5.  If you don’t provide these additional services yourself – do you at least have companies you can refer me to that if I choose to use them directly to prepare my home more effectively, I can do so?

6.  Are there any special considerations I should have while selling my home such as security, prep for showings, etc?

7.  How often will you communicate with me about the sale of my home?  What kinds of reports can I expect?

8.  Will I get a chance to review and approve any of your advertising or marketing materials such as the flyer, MLS ad, or otherwise?  If not, why?  If I am not satisfied with a piece, will you work with me till I am?

9.  How will you determine the price that should be advertised for my home?  Will you include me in those pricing decisions and explain to me any reasoning for a price above or below my own estimate?

This list isn’t meant to be exhaustive but it will definitely open up a lot of good (or what should be good) conversation between you and the agent you are interviewing.  If the agent is unable to respond to any of these questions then you should seriously reconsider whether or not you will use him/her regardless of if it is a “family friend” or otherwise.  In today’s marketplace it is important that you make the right choice the first time, if you can.  The buying public is much more sophisticated today than even 10 years ago because of the Internet and because of the onslaught of home focused television shows and channels like HGTV.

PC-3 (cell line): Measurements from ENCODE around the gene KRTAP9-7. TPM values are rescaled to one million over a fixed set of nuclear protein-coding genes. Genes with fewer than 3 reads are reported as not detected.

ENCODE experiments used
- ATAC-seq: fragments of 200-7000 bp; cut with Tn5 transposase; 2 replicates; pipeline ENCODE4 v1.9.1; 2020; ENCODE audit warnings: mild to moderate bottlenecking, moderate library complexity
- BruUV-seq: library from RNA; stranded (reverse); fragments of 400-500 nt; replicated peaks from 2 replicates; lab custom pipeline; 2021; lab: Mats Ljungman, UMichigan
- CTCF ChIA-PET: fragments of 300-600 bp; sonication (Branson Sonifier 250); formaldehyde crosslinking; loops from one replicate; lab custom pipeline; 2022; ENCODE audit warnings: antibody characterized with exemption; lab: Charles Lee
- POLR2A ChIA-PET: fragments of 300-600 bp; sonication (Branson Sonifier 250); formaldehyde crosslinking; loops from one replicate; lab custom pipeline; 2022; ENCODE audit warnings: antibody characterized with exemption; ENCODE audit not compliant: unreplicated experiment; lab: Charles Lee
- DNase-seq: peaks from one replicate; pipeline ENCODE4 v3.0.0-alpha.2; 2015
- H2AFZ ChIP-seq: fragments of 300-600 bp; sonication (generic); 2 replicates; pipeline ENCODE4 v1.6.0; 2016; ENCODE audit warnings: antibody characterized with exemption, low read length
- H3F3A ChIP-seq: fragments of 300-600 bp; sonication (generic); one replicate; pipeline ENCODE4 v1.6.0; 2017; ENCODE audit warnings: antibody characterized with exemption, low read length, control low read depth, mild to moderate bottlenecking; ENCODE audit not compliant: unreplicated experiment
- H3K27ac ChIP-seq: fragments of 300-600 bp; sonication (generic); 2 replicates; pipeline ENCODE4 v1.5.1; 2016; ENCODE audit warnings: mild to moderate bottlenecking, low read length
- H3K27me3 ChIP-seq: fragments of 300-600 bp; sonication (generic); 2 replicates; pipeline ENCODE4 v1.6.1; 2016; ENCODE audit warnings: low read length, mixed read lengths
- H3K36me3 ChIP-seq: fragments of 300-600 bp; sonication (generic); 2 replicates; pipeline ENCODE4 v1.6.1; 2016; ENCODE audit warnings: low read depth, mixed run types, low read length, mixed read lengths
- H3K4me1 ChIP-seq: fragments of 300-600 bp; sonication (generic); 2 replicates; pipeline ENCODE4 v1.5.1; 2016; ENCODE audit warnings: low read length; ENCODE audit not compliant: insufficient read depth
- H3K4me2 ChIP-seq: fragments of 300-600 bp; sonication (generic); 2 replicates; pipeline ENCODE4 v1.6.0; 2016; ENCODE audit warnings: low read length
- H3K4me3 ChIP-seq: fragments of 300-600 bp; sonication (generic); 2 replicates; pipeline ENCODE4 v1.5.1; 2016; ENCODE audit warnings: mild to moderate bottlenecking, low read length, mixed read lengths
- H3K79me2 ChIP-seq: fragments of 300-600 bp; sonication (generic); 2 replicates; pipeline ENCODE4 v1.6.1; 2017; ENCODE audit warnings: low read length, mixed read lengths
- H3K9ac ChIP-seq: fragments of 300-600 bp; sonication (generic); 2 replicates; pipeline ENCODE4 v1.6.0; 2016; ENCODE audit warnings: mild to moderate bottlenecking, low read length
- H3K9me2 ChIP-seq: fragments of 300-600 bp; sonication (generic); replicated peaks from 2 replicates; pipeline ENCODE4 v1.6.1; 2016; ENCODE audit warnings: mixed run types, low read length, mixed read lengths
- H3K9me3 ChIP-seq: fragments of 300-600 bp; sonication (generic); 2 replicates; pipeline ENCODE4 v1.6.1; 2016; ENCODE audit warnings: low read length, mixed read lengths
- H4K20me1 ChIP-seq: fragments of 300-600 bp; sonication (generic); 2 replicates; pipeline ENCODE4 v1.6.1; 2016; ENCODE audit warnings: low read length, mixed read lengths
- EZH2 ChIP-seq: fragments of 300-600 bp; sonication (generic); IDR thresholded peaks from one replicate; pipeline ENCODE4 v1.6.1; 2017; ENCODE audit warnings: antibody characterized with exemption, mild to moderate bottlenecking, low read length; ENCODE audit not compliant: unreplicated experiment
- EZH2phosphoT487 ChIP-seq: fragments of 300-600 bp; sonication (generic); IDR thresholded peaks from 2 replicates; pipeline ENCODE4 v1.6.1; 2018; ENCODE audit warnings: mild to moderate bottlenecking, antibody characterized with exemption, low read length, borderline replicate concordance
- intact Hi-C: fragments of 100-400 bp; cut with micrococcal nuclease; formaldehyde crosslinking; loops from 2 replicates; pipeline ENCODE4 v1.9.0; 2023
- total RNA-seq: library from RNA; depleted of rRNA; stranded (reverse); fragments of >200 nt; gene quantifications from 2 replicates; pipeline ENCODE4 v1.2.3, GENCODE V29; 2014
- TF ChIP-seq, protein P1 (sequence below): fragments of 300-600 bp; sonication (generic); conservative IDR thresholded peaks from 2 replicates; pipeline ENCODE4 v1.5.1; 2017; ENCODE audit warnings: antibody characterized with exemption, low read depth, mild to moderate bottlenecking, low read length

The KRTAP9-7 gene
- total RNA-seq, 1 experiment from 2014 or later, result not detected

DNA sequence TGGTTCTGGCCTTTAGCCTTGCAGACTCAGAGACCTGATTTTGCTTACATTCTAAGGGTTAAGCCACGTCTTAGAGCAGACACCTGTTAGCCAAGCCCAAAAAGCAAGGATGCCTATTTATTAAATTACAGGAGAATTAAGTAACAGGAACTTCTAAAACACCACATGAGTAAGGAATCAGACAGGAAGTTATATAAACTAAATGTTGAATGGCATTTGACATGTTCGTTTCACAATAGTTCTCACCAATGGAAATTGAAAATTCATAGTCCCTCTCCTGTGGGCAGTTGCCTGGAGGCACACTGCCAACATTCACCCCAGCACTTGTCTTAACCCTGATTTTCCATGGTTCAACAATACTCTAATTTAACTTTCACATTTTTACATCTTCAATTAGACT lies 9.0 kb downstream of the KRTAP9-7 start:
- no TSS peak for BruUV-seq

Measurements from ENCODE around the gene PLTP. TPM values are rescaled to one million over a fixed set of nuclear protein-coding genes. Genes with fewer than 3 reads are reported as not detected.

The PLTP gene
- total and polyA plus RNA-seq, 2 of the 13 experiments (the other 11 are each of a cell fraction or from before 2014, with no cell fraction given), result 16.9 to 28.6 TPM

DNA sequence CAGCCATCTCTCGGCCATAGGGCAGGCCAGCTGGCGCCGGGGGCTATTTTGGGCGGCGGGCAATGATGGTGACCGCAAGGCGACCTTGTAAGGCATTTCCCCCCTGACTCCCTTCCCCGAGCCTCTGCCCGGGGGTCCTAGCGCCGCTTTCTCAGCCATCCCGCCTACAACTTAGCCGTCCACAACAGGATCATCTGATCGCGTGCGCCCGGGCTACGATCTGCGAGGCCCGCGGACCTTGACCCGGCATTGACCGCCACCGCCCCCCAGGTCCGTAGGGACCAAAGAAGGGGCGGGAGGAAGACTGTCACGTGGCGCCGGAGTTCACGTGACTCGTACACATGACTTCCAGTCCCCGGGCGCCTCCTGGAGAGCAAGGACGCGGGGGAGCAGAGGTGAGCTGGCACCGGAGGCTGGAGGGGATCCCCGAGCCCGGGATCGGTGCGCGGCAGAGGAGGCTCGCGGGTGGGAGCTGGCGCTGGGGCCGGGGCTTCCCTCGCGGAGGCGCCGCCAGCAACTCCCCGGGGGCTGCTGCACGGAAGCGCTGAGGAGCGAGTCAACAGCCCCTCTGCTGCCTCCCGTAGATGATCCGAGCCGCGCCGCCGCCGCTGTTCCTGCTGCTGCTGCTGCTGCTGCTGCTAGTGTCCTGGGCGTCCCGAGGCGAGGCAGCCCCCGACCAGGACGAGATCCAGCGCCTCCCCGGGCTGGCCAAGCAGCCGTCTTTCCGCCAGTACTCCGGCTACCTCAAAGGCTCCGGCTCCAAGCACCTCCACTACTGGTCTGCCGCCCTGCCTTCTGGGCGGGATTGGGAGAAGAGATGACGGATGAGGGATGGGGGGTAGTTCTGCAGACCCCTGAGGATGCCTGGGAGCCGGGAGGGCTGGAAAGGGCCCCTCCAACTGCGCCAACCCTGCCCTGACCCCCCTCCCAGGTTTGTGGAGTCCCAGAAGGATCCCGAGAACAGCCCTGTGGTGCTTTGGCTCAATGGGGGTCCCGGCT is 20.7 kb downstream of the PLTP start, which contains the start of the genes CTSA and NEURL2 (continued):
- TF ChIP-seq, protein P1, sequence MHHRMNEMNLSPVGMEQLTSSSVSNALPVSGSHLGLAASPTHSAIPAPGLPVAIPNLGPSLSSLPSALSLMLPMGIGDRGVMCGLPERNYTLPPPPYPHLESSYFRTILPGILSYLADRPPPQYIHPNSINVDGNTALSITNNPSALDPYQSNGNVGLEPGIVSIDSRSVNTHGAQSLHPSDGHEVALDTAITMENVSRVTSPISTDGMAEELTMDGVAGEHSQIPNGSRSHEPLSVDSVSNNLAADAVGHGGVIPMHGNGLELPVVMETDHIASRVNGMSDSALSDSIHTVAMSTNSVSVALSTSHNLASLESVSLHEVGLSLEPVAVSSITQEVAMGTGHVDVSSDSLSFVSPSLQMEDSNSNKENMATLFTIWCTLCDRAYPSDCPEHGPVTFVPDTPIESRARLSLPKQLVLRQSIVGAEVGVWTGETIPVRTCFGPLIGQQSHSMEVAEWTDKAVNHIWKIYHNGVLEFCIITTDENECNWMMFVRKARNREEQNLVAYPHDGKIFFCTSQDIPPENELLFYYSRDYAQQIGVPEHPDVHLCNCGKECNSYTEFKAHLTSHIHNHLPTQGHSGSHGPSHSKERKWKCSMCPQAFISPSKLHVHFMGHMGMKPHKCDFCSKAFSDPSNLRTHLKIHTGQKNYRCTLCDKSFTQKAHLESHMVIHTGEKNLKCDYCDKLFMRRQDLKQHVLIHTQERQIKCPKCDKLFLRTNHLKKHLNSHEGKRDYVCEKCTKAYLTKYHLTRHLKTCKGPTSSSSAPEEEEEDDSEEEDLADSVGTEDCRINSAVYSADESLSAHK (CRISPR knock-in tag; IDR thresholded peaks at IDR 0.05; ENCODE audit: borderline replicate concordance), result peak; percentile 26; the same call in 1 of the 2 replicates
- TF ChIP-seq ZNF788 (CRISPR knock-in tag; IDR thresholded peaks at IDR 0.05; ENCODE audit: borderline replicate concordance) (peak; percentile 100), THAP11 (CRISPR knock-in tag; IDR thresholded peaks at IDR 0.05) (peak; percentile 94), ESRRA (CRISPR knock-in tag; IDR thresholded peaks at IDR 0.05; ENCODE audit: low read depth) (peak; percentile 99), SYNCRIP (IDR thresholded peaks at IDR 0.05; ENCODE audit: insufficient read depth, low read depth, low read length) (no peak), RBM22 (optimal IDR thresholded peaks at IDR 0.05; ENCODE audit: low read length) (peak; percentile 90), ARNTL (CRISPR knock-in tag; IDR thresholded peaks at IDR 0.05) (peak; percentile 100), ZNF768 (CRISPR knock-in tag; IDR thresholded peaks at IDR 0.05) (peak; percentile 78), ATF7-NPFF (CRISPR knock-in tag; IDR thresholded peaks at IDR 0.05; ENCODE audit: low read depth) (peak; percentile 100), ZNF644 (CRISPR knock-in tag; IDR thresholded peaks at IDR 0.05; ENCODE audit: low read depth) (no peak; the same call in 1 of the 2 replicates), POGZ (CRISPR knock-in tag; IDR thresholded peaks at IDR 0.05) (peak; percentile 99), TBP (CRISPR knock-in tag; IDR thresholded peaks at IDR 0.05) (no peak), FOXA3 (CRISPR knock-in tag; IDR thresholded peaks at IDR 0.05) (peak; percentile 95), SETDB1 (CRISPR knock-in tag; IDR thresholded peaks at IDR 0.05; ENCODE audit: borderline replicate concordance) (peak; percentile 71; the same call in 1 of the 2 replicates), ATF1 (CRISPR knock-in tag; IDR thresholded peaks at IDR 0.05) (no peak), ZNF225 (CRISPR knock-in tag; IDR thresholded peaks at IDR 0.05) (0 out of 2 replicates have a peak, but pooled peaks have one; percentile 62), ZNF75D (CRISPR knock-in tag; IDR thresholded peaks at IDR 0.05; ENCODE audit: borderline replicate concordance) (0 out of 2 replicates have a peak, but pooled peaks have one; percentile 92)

16 thoughts on “The pain of over pricing and poor photos… and how not to get bit by them, 9+ questions to ask your listing agent.

  1. Pingback: Zoomf Blog - UK Property Blog » Blog Archive » Friday morning links…

  2. Pingback: Team Reba Real Estate » Good advice on tips to interviewing a listing agent…

  3. I just did one of my weekly bike rides around Lake Sammamish today and couldn’t help but notice that some homes have had for sale signs up for nearly a year (I notice since I religiously count the signs every week on my ride). In fact, several of these homes have now went through multiple realtors. I wonder if the realtors in these cases just aren’t being firm enough with their clients?

    Then again, if the owner isn’t in any desperate need to sell, then why not just keep the place listed indefinitely until they get the price they want?

    By the way, our neighbours (in East Bellevue) put their home up for sale a little over a month ago and only had one offer, which they considered “insulting”. Seeing as how they are now carrying mortgages on two homes (i.e. they moved out of state for a new job), I wonder how long it will be before they think that “insult” wasn’t so bad after all?